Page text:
University of Oxford History of Art

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University of Oxford History of Art

University of Oxford History of Art

Anything designed by human beings exhibits visual qualities that are specific to the place and period in which it originates. History of Art concentrates on objects generally described as ‘art’, though in Oxford this definition is framed broadly to embrace items beyond ‘Fine art’ or ‘Western art’. History of Art aims to arrive at an historical understanding of the origins of artefacts within specific world cultures, asking about the circumstances of their making, their makers, the media used, the functions of the images and objects, their critical reception and – not least – their subsequent history. As well as educating students in the historical interpretation of artefacts in their cultural contexts, a degree in History of Art provides skills in the critical analysis of objects through the cultivation of visual literacy. The acquired skills have broad applicability in a wide range of professional settings, as well as serving the needs of enduring personal enlightenment.

The University collections, including the world-famous Ashmolean Museum, provide subjects for first-hand study under the supervision of those entrusted with their care. The historic architecture of the city and its environs supplies a rich source of study in its own right. The Oxford degree is designed to provide innovative insights into a wide range of world art, drawing its expertise from various faculties and the staff of University collections, as well as from the department itself. There is a strong emphasis upon how the primary visual and written sources from various periods and places can be analysed in different ways, as well as encouraging students to enquire about the nature of reactions to what we call ‘art’.

HOA Careers

The cultural industries are one of the biggest employers in the world. In addition to museums and galleries, there are many governmental and non-governmental agencies that work to conserve, research and promote cultural heritage and to further the production of art. Furthermore, History of Art graduates will be especially competitive for posts in any area that requires combinations of visual and verbal skills, such as publishing, advertising, marketing and web-based media, as well as entering the wide range of professions available to all humanities graduates.

Related courses

Students interested in this course might also like to consider Archaeology and AnthropologyClassical Archaeology and Ancient HistoryClassicsEnglishFine ArtHistory or Modern Languages.

A typical weekly timetable

1st year

Four elements are taken:

  • Core course: Introduction to the History of Art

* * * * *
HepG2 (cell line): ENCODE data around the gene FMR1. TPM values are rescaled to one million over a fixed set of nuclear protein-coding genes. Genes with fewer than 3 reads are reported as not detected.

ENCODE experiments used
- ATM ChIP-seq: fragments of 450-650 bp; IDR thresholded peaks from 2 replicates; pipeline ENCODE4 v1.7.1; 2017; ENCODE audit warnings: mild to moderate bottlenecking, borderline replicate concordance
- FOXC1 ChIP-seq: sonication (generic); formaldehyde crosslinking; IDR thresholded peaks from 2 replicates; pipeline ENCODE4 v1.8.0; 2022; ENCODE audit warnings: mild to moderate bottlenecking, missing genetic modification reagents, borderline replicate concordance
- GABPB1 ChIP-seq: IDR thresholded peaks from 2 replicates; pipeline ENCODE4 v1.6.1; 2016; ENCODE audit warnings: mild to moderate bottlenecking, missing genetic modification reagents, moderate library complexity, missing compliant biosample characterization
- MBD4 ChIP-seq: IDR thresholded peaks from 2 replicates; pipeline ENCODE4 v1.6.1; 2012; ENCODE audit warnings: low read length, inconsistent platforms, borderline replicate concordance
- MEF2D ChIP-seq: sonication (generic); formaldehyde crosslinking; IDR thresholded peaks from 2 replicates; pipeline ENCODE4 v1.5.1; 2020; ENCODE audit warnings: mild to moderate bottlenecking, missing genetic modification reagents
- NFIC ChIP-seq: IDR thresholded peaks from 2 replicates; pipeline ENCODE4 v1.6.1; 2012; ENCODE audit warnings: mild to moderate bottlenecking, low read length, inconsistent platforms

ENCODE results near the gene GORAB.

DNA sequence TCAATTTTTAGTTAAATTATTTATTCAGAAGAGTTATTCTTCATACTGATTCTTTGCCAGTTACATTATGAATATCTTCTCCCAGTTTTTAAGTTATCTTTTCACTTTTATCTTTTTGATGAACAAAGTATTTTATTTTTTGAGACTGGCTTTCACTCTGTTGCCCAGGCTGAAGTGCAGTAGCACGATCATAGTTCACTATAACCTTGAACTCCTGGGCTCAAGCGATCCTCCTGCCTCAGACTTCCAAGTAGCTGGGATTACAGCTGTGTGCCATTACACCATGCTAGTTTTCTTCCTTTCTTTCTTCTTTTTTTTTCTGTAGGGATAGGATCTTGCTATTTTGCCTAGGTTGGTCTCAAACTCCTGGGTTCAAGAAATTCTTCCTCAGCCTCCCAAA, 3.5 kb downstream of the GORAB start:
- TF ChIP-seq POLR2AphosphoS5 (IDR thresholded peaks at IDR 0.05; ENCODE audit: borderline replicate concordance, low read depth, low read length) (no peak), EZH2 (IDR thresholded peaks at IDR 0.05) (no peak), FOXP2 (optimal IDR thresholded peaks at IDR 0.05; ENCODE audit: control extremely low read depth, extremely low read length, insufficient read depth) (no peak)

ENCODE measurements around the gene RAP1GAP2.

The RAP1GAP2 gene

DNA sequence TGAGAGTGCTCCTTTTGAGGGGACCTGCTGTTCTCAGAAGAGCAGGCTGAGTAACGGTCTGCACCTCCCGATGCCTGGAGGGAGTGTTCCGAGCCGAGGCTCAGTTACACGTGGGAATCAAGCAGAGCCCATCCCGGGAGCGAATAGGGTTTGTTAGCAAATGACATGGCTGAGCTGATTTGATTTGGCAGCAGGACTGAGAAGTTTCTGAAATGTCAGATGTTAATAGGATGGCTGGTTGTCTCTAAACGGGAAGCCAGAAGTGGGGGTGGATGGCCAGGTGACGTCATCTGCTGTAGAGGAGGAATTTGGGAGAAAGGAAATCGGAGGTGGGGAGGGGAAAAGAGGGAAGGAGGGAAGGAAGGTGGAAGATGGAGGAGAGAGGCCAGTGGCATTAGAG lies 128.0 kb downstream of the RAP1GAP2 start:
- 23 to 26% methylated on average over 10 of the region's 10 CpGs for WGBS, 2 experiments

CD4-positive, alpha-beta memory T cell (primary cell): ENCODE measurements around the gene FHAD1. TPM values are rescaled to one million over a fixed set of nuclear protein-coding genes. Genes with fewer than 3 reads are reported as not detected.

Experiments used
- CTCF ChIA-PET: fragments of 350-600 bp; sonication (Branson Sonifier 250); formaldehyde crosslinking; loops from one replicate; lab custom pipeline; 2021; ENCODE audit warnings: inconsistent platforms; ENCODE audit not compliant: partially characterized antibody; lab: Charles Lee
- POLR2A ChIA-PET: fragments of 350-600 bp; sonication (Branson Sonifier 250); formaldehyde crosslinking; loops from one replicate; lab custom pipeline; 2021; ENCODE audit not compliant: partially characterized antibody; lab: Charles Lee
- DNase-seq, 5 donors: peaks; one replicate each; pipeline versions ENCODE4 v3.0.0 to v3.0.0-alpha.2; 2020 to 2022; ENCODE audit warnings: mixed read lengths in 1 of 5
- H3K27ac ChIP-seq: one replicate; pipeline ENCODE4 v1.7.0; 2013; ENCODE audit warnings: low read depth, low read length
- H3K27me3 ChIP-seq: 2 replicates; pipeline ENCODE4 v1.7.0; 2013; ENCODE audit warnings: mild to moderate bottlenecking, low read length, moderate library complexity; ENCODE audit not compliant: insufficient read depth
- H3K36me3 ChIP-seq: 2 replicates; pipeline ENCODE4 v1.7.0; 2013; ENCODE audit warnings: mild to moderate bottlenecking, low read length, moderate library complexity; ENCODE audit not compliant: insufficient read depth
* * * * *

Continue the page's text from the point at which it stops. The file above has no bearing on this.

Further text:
• Core course: European Art 1400–1900: Meaning and interpretation
  • Core course: Antiquity after Antiquity
  • Supervised extended essay on a building, object or image in Oxford.
    Students also have the opportunity to undertake
    a French or Italian for Art Historians course through the University’s Language Centre. No previous experience or qualifications are required for these courses and they do not form part of the assessment.

First University examinations:
Three written papers and one extended essay

2nd and 3rd years

Seven elements are taken: a full list of current options is at

Core Course: Approaches to the History of Art

Further subject in Art History – choices currently include:

  • Anglo-Saxon archaeology
  • The Carolingian Renaissance
  • Culture and society in Early Renaissance Italy
  • Northern European portraiture 1400–1800
  • Flanders and Italy in the Quattrocento
  • Court culture and art in Early Modern Europe
  • Intellect and culture in Victorian Britain

Two 2nd-year options – choices currently include:

  • Egyptian art and architecture
  • Greek art and archaeology
  • Byzantine art: The transition from Antiquity to the Middle Ages
  • Art under the Roman Empire
  • Hellenistic art and archaeology
  • Encountering South Asian sculpture
  • Gothic art through medieval eyes
  • Art in China since 1911
  • Understanding museums and collections
  • Literature and the visual arts in France
  • German Expressionism in literature and visual arts
  • European cinema
  • Modernism and after
  • The experience of modernity: visual culture, 1880–1925
  • American Art, 1560s–1960s

Special subject and extended essay in Art History – choices currently include:

  • Art and culture in Renaissance Florence and Venice
  • The Dutch Golden Age: 1618–72
  • Painting and culture in Ming China
  • English architecture
  • Art and its public in France, 1815–67

Undergraduate thesis

Students also have the opportunity to undertake a Collections Placement in one of the University museums, libraries or colleges in their second year.


Final University examinations:
Four or five written papers, one or two extended essay(s) and one thesis

History of Art Department
University of Oxford
Suite 9, Littlegate House
St Ebbe’s, Oxford
OX1 1PT, United Kingdom

t: +44 (0) 1865 286830
f: +44 (0) 1865 286831